MediaPort docks

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The guessing game is over. MediaPort is the name of the new media management company created by the unholy alliance of otherwise stiff competitors, the big three holding companies of WPP Group, Interpublic Group of Cos. and Omnicom Group.

Led by President-CEO Michael Lotito, formerly president-chief operating officer of Interpublic's Initiative Media, MediaPort's ambition is to create a standardized, Internet-based media management system for buyers and sellers (AA, April 2).

The company is expected to develop a single Internet-based system to manage transactions and payments for traditional and online media buying throughout the U.S. advertising industry.

MediaPort has opened offices next to Manhattan's Grand Central Station. It's brought on a chief financial officer, Neil Schaffer, former exec VP-chief financial officer at dot-com iPrivacy. Mr. Lotito is on the hunt for a chief technology officer and an executive who focuses on business strategy.

"I need somebody on the media side who can start to build the common protocols, work with the consultants we're about to hire and start building this business," said Mr. Lotito. "We are moving."

Grey Global Group and Bcom3 Group's Starcom MediaVest Group have been contacted about joining the new company. Jon Mandel, co-managing director and chief negotiating officer at Grey's media arm, MediaCom, acknowledged the discussions, but a partnership does not seem likely. Jack Klues, CEO of Starcom, said there have been talks between his company and Mr. Lotito, but no agreements have been reached.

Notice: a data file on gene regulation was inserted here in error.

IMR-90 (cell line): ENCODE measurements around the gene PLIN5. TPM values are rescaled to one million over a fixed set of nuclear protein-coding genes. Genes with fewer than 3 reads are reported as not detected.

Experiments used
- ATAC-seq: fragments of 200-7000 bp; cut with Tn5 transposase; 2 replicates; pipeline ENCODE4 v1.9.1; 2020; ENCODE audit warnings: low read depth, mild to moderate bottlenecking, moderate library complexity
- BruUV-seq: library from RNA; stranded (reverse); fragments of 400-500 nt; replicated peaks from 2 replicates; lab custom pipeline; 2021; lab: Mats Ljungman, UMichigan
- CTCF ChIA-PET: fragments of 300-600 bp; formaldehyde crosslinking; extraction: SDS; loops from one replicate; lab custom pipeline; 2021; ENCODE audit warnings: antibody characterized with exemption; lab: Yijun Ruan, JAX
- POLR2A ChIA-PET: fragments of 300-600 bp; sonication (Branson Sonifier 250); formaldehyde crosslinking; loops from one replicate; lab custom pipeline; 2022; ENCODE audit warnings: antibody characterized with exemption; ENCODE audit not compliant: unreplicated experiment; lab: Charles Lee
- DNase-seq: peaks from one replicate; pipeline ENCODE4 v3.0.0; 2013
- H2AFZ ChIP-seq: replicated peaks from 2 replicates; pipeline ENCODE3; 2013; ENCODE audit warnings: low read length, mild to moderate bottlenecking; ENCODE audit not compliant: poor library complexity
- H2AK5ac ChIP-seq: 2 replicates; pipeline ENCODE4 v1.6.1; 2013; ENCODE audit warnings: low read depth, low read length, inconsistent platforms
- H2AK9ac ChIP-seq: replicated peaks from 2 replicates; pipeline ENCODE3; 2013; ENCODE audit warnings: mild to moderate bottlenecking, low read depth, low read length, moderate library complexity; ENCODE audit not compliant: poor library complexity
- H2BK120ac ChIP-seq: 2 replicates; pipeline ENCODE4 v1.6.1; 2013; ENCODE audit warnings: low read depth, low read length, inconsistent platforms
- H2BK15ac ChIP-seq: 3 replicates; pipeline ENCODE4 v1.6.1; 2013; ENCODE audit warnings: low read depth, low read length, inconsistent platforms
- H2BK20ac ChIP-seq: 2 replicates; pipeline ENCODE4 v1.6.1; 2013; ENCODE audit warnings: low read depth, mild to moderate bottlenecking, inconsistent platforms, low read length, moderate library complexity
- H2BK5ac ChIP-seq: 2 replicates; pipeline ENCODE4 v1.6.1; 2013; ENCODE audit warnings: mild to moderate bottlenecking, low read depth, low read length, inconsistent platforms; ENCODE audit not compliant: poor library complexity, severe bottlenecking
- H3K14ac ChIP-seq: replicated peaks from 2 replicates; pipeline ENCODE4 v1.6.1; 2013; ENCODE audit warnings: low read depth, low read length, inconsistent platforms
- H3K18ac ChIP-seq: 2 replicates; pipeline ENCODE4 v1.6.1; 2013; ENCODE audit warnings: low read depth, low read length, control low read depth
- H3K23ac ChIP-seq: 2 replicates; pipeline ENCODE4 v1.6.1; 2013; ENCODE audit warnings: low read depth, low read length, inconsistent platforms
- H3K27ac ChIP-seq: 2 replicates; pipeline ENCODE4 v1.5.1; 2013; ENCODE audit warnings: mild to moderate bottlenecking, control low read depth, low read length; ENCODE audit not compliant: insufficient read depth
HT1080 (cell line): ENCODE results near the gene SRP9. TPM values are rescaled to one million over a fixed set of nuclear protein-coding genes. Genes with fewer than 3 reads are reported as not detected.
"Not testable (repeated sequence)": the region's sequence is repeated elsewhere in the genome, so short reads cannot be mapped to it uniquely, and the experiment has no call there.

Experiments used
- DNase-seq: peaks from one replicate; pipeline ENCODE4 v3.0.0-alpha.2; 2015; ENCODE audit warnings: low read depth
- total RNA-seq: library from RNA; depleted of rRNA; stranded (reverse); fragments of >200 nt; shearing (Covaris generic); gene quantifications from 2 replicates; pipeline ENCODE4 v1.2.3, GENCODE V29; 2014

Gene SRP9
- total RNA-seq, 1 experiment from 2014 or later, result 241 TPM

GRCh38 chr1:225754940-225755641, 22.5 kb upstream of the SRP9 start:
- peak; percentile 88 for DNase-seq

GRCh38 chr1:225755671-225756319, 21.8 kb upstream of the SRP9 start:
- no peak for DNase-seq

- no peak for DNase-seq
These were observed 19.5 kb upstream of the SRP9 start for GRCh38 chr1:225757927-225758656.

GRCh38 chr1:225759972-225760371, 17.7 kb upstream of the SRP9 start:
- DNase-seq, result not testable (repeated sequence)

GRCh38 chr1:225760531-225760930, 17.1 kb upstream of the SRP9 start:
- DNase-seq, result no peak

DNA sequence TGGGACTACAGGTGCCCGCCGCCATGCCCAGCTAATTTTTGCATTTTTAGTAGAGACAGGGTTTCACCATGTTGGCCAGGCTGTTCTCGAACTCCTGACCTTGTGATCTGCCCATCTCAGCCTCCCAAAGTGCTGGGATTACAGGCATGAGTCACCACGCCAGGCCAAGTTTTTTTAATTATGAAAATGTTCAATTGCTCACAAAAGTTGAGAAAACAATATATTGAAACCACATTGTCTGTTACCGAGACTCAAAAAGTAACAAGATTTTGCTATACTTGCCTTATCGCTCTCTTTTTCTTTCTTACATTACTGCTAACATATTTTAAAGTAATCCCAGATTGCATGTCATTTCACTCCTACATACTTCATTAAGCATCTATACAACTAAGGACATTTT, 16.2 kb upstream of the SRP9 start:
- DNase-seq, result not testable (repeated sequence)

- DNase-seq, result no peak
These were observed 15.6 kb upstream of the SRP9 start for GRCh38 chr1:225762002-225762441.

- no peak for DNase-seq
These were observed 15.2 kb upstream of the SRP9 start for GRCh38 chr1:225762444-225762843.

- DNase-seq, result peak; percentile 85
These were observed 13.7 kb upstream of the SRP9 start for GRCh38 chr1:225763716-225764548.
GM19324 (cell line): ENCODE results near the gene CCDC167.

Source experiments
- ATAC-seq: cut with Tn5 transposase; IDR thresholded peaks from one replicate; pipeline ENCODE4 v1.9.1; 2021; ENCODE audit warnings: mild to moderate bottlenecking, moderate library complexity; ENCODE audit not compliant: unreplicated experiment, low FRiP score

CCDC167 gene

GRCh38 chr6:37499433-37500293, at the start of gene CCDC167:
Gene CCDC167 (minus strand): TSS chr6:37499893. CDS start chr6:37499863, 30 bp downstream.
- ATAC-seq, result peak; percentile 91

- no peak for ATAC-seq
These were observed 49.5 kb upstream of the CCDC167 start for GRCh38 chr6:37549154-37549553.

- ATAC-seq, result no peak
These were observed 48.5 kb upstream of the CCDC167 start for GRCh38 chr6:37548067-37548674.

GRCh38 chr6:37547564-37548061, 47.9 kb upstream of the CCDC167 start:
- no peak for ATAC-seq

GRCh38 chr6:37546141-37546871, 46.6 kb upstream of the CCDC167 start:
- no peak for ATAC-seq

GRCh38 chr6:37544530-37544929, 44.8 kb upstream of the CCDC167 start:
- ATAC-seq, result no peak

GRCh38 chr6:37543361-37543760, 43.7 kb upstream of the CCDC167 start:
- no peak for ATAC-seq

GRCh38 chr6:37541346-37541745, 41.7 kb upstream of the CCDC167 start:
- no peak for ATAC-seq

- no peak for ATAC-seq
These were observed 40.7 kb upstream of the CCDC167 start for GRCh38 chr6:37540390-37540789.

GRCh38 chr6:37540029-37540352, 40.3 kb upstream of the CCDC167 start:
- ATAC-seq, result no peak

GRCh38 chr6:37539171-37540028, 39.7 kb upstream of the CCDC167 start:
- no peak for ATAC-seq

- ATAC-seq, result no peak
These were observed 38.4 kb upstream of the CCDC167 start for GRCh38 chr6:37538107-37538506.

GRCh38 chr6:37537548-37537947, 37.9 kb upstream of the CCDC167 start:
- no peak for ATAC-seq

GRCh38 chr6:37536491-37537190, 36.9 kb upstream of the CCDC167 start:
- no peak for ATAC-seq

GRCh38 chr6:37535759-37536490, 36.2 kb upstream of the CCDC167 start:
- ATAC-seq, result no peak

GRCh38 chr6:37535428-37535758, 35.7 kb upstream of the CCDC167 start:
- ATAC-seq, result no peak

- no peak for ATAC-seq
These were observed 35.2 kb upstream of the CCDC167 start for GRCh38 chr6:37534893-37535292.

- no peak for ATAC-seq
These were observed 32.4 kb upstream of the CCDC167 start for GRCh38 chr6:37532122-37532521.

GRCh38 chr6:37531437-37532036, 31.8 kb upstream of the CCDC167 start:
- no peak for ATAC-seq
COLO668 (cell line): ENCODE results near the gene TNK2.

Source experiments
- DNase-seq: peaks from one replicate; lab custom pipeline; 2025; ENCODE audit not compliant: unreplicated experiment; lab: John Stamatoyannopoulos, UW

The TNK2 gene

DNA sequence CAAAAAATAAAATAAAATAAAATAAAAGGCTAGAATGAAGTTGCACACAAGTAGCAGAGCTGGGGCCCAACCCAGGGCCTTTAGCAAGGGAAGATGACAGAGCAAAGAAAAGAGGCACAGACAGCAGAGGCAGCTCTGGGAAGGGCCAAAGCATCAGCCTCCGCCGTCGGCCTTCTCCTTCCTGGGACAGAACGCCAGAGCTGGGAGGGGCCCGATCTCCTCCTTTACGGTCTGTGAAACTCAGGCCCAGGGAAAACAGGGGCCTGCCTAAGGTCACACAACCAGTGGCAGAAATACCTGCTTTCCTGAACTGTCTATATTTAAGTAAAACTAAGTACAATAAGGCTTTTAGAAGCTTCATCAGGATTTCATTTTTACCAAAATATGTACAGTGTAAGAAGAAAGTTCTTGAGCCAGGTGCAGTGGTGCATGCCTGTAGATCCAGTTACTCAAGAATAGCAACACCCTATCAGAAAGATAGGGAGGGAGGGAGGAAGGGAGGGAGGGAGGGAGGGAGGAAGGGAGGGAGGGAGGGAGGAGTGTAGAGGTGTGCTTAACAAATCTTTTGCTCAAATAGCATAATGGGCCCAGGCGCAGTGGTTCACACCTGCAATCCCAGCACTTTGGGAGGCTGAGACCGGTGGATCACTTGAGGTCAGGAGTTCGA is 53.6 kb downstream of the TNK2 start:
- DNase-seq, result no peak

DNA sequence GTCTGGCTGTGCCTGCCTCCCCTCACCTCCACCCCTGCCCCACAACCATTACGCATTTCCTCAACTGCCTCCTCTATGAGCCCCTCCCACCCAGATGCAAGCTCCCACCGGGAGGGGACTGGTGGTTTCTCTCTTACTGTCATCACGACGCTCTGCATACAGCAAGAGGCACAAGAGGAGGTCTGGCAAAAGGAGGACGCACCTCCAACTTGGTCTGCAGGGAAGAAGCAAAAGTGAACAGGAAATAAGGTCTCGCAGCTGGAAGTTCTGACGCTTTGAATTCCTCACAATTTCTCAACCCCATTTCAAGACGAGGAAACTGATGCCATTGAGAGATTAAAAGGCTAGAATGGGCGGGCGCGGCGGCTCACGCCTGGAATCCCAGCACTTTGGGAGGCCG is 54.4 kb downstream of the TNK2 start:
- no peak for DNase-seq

Starcom MediaVest and sibling media shop GM Planworks recently signed with Donovan Data Systems.

Donovan is the standard in ad agencies for handling the billings side of media buying. Some media executives believe MediaPort will compete directly with Donovan.

In April, after news broke about the new operation led by Mr. Lotito, Donovan struck a deal with Encoda Systems-the technology company that provides media seller-side transactions-to create new "interfaces" between the companies' technologies.

Ken Breen, senior VP-marketing director at Donovan, said his company has been working with Encoda for more than 10 years. Why the announcement about a new alliance between Encoda and Donovan in April? "We're doing a lot of enhancements," said Mr. Breen, adding it was coincidental that word came right after news about Mr. Lotito's venture.

Many advertising executives believe Donovan is competitive with the new company and had, in effect, done an end-run around MediaPort. Mr. Lotito, who has had discussions with Donavan Chairman-CEO Mike Donovan about an alliance between Donovan and MediaPort, disagrees. "We are not competing with Donovan," said Mr. Lotito. "We want to work with them. They are an important part of the circle."

Added David Netz, director of corporate marketing at Encoda: "This is not about anyone doing an end-run. We are trying to provide incremental enhancements for our users, and Donovan is in the same situation. Their media buyers are saying they want to be able to do things faster and easier."

"We have met with the consortium [MediaPort] several times," said Tony O'Brien, exec VP of LiveWire Media, the parent of Encoda. "They are spending a considerable amount of time and effort deciding what their plan will be. So until they make those decisions, we are entirely open [to discussions]."